Publications by authors named "Rosario Paredes"

6 Publications

  • Page 1 of 1

Multi-institutional experience of genetic diagnosis in Ecuador: National registry of chromosome alterations and polymorphisms.

Mol Genet Genomic Med 2020 02 12;8(2):e1087. Epub 2019 Dec 12.

Centro de Investigación Genética y Genómica, Facultad de Ciencias de la Salud Eugenio Espejo, Universidad UTE, Quito, Ecuador.

Background: Detection of chromosomal abnormalities is crucial in various medical areas; to diagnose birth defects, genetic disorders, and infertility, among other complex phenotypes, in individuals across a wide range of ages. Hence, the present study wants to contribute to the knowledge of type and frequency of chromosomal alterations and polymorphisms in Ecuador.

Methods: Cytogenetic registers from different Ecuadorian provinces have been merged and analyzed to construct an open-access national registry of chromosome alterations and polymorphisms.

Results: Of 28,806 karyotypes analyzed, 6,008 (20.9%) exhibited alterations. Down syndrome was the most frequent autosome alteration (88.28%), followed by Turner syndrome (60.50%), a gonosome aneuploidy. A recurrent high percentage of Down syndrome mosaicism (7.45%) reported here, as well as by previous Ecuadorian preliminary registries, could be associated with geographic location and admixed ancestral composition. Translocations (2.46%) and polymorphisms (7.84%) were not as numerous as autosomopathies (64.33%) and gonosomopathies (25.37%). Complementary to conventional cytogenetics tests, molecular tools have allowed identification of submicroscopic alterations regions or candidate genes which can be possibly implicated in patients' symptoms and phenotypes.

Conclusion: The Ecuadorian National Registry of Chromosome Alterations and Polymorphisms provides a baseline to better understand chromosomal abnormalities in Ecuador and therefore their clinical management and awareness. This data will guide public policy makers to promote and financially support cytogenetic and genetic testing.
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http://dx.doi.org/10.1002/mgg3.1087DOI Listing
http://www.ncbi.nlm.nih.gov/pmc/articles/PMC7005643PMC
February 2020

Localisation of weakly interacting bosons in two dimensions: disorder vs lattice geometry effects.

Sci Rep 2019 Jul 30;9(1):11049. Epub 2019 Jul 30.

Instituto de Física, Universidad Nacional Autónoma de México, Apartado Postal 20-364, México, D. F. 01000, Mexico.

We investigate the effects of disorder and lattice geometry against localisation phenomena in a weakly interacting ultracold bosonic gas confined in a 2D optical lattice. The behaviour of the quantum fluid is studied at the mean-field level performing computational experiments, as a function of disorder strength for lattices of sizes similar to current experiments. Quantification of localisation, away from the Bose glass phase, was obtained directly from the stationary density profiles through a robust statistical analysis of the condensate component, as a function of the disorder amplitude. Our results show a smooth transition, or crossover, to localisation induced by disorder in square and triangular lattices. In contrast, associated to its larger tunneling amplitude, honeycomb lattices show absence of localisation for the same range of disorder strengths and same lattice amplitude, while also exhibiting partial localisation for large disorder amplitudes. We also conclude that the coordination number z have a partial influence on how fast this smooth transition occurs as the system size increases. Signatures of disorder are also found in the ground state energy spectrum, where a continuous distribution emerges instead of a distribution of sharp peaks proper to the system in the absence of disorder.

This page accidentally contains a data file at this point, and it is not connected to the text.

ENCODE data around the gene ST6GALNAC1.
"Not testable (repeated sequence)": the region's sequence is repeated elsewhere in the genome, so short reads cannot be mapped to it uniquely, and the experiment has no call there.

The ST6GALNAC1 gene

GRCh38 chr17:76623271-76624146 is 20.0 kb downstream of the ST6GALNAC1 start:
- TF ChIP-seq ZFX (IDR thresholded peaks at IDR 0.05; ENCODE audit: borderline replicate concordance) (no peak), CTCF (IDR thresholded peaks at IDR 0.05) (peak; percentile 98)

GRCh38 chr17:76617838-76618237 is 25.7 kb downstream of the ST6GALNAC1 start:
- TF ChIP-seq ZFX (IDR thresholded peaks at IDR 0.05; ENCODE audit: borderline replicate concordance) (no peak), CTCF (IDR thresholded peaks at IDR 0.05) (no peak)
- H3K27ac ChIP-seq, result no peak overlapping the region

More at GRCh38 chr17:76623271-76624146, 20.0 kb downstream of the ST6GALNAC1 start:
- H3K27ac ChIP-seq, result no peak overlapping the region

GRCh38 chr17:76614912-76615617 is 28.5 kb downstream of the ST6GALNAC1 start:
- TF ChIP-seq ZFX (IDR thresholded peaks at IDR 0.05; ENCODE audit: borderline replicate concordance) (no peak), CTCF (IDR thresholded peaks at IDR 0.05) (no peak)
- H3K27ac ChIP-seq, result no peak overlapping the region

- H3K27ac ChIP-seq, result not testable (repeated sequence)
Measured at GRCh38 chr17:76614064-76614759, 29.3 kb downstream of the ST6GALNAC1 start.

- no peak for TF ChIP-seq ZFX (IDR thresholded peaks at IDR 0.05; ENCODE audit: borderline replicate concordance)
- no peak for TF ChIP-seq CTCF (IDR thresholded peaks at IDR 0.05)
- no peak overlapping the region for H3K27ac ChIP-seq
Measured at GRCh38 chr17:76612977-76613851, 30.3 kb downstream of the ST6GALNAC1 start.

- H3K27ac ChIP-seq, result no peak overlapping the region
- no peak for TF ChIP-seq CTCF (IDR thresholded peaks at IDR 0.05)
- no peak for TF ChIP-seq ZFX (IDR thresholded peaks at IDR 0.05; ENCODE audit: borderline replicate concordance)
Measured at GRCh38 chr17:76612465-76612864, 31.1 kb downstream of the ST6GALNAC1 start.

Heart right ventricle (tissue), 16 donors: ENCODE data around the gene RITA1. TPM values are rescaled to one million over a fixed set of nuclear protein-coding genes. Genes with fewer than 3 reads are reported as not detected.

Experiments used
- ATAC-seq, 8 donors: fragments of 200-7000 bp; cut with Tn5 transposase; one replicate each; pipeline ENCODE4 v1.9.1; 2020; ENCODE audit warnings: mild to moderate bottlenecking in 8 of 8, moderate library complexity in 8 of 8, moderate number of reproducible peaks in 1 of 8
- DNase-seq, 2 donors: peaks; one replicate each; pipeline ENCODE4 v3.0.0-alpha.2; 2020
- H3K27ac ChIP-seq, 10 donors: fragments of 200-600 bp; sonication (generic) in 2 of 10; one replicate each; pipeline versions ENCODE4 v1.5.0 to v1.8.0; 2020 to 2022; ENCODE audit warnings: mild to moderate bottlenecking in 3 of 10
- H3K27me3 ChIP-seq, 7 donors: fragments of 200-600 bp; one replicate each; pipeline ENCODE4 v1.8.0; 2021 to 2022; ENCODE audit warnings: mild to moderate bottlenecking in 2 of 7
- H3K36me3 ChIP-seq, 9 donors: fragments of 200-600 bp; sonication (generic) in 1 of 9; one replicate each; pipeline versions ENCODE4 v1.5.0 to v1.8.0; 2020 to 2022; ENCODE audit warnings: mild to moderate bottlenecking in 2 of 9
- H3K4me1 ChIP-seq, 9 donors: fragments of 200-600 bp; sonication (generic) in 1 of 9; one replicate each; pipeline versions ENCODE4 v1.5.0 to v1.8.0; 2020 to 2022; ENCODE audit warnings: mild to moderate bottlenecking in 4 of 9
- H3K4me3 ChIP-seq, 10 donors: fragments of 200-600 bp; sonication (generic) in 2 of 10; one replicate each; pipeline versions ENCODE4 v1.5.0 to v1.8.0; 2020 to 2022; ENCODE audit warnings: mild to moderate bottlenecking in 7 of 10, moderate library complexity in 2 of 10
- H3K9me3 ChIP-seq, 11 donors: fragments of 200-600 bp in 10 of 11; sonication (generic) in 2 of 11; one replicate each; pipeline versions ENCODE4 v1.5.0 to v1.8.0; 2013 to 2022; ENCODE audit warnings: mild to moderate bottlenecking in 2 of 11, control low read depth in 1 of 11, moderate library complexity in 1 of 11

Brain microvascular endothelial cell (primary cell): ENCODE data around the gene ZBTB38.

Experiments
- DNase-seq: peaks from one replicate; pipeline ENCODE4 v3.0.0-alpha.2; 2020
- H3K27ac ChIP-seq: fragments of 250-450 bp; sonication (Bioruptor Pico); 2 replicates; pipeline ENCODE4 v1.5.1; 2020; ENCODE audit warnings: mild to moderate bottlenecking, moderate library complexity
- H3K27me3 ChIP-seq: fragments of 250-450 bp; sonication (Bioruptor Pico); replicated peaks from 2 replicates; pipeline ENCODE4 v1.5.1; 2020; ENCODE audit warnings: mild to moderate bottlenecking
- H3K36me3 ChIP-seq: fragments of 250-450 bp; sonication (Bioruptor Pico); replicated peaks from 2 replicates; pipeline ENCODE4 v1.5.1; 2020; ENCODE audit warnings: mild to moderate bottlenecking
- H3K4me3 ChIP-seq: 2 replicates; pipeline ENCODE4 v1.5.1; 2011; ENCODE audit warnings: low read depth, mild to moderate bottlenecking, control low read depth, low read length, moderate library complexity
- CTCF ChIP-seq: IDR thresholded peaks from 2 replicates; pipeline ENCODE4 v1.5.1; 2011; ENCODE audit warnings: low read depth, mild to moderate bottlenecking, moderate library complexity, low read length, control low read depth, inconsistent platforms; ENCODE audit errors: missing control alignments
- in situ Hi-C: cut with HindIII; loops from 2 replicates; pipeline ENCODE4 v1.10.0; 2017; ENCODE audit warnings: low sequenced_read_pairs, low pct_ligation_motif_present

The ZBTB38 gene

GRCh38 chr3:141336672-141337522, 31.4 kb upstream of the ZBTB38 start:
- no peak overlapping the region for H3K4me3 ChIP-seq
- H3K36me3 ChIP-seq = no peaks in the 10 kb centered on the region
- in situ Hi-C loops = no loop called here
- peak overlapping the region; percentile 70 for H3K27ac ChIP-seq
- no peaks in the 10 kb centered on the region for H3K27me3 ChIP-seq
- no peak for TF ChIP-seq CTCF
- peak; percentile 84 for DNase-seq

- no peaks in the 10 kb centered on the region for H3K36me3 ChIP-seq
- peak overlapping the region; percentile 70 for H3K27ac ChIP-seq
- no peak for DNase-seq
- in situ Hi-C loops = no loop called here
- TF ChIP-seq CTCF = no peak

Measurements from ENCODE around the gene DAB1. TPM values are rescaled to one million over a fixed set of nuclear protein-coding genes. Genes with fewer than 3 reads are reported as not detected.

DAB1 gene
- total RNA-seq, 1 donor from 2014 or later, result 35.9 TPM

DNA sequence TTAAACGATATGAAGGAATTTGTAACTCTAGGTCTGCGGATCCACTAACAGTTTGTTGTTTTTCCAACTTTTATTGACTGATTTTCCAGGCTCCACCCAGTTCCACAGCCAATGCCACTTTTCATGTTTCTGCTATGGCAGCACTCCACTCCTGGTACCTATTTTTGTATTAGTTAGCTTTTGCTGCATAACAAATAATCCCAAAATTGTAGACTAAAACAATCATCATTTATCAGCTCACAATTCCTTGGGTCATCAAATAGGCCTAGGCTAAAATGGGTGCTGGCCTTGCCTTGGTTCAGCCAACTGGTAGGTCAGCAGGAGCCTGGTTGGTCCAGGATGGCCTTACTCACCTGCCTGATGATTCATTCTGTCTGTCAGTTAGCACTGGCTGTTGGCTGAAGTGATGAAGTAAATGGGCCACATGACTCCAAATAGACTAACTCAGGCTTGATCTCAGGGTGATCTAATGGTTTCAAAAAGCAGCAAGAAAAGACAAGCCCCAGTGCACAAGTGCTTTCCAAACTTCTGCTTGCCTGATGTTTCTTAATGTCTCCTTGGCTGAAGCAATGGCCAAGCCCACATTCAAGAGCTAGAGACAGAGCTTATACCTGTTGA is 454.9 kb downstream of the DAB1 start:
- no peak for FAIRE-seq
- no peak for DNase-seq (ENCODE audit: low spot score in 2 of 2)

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http://dx.doi.org/10.1038/s41598-019-47279-1DOI Listing
http://www.ncbi.nlm.nih.gov/pmc/articles/PMC6667487PMC
July 2019

Association between the APOE 4 Allele and Late-Onset Alzheimer's Disease in an Ecuadorian Mestizo Population.

Int J Alzheimers Dis 2017 4;2017:1059678. Epub 2017 Dec 4.

Hospital de Especialidades FFAA, Quito, Pichincha, Ecuador.

Alzheimer's disease (AD) is the most common neurodegenerative disease. It has two main pathological hallmarks: amyloid plaques and neurofibrillary tangles. The APOE 4 allele has been recognized as the strongest genetic risk factor for late-onset Alzheimer's disease (LOAD) in several populations worldwide, yet the risk varies by region and ethnicity. The aims of this study were to describe APOE allele and genotype frequencies and examine the relationship between the APOE 4 allele and LOAD risk in an Ecuadorian Mestizo population. We carried out a case-control study comprising 56 individuals clinically diagnosed with probable AD (≥65 years of age) and 58 unrelated healthy control subjects (≥65 years of age). Genotyping was performed using the real-time PCR method. Our data showed that allelic and genotypic frequencies follow the trends observed in most worldwide populations. We also found a high-risk association between APOE 4 allele carriers and LOAD (OR = 7.286; 95% CI = 2.824-18.799; < 0.001). Therefore, we concluded that APOE 4 must be considered an important genetic risk factor for LOAD in the Ecuadorian Mestizo population. Additionally, we suggest that in mixed populations the effects of admixture and ethnic identity should be differentiated when evaluating genetic contributions to Alzheimer's disease risk.